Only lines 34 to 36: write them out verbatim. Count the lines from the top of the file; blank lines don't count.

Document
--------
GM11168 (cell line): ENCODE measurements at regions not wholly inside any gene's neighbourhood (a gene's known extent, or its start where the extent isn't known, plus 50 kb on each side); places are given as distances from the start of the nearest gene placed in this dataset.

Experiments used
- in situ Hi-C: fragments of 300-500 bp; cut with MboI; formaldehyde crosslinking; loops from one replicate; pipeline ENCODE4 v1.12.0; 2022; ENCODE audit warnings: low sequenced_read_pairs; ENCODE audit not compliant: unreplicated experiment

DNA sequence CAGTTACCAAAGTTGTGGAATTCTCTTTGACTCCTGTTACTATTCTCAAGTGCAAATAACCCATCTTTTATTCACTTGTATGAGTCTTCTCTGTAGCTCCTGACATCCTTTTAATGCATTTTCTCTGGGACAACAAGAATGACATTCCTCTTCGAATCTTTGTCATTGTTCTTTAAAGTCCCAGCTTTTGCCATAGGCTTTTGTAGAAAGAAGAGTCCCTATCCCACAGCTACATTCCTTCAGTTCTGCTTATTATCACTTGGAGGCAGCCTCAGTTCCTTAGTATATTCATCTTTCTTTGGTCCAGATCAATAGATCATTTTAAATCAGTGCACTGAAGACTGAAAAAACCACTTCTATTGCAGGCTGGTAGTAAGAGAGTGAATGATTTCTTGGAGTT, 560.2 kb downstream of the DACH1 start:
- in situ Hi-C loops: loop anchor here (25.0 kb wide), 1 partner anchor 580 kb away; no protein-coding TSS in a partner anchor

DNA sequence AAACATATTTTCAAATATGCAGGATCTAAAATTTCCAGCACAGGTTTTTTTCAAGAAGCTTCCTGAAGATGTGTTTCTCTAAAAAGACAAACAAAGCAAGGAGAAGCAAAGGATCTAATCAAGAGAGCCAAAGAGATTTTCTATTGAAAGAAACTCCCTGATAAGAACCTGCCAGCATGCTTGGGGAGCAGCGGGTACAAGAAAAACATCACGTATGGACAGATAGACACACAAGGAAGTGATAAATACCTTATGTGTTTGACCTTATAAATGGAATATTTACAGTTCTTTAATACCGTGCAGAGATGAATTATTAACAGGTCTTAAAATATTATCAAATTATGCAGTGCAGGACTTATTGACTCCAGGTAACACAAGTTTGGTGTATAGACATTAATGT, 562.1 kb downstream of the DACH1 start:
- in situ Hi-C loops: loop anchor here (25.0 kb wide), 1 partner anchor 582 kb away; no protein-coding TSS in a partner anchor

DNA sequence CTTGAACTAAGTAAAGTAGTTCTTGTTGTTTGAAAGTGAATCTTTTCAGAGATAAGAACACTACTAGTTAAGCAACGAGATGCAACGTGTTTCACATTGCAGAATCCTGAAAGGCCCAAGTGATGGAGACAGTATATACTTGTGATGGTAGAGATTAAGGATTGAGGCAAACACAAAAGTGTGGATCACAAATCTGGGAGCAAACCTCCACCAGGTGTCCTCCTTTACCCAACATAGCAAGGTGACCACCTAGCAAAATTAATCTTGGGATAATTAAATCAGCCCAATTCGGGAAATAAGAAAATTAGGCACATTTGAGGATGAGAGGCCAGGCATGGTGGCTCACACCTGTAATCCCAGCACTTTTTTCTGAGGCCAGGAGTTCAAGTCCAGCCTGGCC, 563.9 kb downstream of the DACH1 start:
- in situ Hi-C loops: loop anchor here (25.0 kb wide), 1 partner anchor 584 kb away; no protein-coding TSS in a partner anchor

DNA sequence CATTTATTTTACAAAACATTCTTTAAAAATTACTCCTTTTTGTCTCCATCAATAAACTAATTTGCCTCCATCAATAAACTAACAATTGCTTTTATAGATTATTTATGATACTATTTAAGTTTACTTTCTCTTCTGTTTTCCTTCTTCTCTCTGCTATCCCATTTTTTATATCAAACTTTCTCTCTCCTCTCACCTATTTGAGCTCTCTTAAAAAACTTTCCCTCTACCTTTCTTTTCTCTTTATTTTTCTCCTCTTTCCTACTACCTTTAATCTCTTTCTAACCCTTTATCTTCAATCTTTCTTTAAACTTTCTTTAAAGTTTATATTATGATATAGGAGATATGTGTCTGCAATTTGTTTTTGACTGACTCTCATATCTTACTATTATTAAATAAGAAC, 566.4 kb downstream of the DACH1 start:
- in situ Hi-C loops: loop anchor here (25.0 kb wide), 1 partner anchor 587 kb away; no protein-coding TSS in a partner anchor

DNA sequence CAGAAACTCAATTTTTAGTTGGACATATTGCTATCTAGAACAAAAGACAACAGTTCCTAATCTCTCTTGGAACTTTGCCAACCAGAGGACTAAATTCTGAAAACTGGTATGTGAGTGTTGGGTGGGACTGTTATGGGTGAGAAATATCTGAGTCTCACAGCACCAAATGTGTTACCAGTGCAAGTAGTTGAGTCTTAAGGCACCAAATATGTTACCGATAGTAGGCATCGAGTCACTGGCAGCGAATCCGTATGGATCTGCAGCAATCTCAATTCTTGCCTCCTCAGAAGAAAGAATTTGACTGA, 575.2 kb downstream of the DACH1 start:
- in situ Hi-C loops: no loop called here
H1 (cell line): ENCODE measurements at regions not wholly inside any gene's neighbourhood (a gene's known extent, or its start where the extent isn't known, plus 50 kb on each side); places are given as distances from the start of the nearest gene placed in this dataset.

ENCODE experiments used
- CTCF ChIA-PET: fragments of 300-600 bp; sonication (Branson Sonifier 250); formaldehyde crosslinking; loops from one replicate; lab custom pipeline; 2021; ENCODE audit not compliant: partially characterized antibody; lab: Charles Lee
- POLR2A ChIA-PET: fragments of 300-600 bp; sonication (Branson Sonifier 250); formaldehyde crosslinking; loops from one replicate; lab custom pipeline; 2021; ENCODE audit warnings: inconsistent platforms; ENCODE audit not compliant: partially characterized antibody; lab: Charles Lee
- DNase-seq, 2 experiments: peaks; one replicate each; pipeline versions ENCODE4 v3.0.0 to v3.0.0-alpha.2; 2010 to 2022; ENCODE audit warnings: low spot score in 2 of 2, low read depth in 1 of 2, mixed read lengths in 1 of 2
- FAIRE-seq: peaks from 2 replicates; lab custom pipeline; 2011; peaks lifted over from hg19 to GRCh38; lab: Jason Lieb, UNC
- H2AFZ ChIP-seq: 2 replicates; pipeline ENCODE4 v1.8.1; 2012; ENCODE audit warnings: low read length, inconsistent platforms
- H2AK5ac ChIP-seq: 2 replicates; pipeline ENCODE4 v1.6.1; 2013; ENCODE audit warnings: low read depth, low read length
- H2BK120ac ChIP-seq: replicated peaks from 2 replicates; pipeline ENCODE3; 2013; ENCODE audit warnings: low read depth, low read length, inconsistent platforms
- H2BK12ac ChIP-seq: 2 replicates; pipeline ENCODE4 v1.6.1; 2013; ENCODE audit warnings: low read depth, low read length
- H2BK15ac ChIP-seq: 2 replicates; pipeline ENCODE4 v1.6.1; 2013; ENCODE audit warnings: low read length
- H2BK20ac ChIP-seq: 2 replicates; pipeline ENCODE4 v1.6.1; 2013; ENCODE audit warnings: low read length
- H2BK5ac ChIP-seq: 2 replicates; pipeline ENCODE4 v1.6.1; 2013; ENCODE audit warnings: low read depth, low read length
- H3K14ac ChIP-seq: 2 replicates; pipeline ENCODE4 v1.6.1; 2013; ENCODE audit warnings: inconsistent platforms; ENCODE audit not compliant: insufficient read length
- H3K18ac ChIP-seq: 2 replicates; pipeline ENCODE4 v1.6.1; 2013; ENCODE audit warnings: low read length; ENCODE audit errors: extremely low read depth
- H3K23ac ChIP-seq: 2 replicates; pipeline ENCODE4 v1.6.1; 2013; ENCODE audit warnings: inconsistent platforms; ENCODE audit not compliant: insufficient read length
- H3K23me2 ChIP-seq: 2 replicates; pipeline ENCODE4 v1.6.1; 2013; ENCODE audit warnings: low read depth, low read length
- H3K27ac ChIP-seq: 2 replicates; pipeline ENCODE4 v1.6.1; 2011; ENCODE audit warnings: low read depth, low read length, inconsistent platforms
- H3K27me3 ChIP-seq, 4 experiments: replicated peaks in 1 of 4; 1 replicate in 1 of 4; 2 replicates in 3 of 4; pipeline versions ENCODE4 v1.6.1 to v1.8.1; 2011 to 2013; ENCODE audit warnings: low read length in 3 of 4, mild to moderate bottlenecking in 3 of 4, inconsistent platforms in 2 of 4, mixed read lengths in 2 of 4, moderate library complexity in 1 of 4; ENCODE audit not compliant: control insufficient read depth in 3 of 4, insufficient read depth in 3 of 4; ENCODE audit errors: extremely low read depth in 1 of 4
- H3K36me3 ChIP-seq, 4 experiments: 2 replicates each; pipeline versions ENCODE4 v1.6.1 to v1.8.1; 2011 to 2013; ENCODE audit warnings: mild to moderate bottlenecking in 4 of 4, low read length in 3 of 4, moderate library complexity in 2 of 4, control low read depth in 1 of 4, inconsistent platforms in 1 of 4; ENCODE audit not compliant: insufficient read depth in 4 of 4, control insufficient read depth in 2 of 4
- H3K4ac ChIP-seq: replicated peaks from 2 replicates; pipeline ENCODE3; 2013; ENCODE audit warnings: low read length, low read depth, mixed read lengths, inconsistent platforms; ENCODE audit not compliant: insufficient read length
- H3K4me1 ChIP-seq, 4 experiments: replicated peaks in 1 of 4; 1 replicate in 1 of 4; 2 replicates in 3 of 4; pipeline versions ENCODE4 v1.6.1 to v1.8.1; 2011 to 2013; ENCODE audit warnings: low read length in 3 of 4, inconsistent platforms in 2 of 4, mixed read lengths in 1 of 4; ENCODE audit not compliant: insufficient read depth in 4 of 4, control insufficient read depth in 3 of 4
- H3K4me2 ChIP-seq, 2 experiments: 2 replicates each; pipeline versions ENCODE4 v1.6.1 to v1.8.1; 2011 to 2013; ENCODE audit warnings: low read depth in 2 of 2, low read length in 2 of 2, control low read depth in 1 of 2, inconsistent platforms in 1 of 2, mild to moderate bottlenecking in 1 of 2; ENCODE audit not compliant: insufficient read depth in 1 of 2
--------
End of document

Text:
- H3K4ac ChIP-seq: replicated peaks from 2 replicates; pipeline ENCODE3; 2013; ENCODE audit warnings: low read length, low read depth, mixed read lengths, inconsistent platforms; ENCODE audit not compliant: insufficient read length
- H3K4me1 ChIP-seq, 4 experiments: replicated peaks in 1 of 4; 1 replicate in 1 of 4; 2 replicates in 3 of 4; pipeline versions ENCODE4 v1.6.1 to v1.8.1; 2011 to 2013; ENCODE audit warnings: low read length in 3 of 4, inconsistent platforms in 2 of 4, mixed read lengths in 1 of 4; ENCODE audit not compliant: insufficient read depth in 4 of 4, control insufficient read depth in 3 of 4
- H3K4me2 ChIP-seq, 2 experiments: 2 replicates each; pipeline versions ENCODE4 v1.6.1 to v1.8.1; 2011 to 2013; ENCODE audit warnings: low read depth in 2 of 2, low read length in 2 of 2, control low read depth in 1 of 2, inconsistent platforms in 1 of 2, mild to moderate bottlenecking in 1 of 2; ENCODE audit not compliant: insufficient read depth in 1 of 2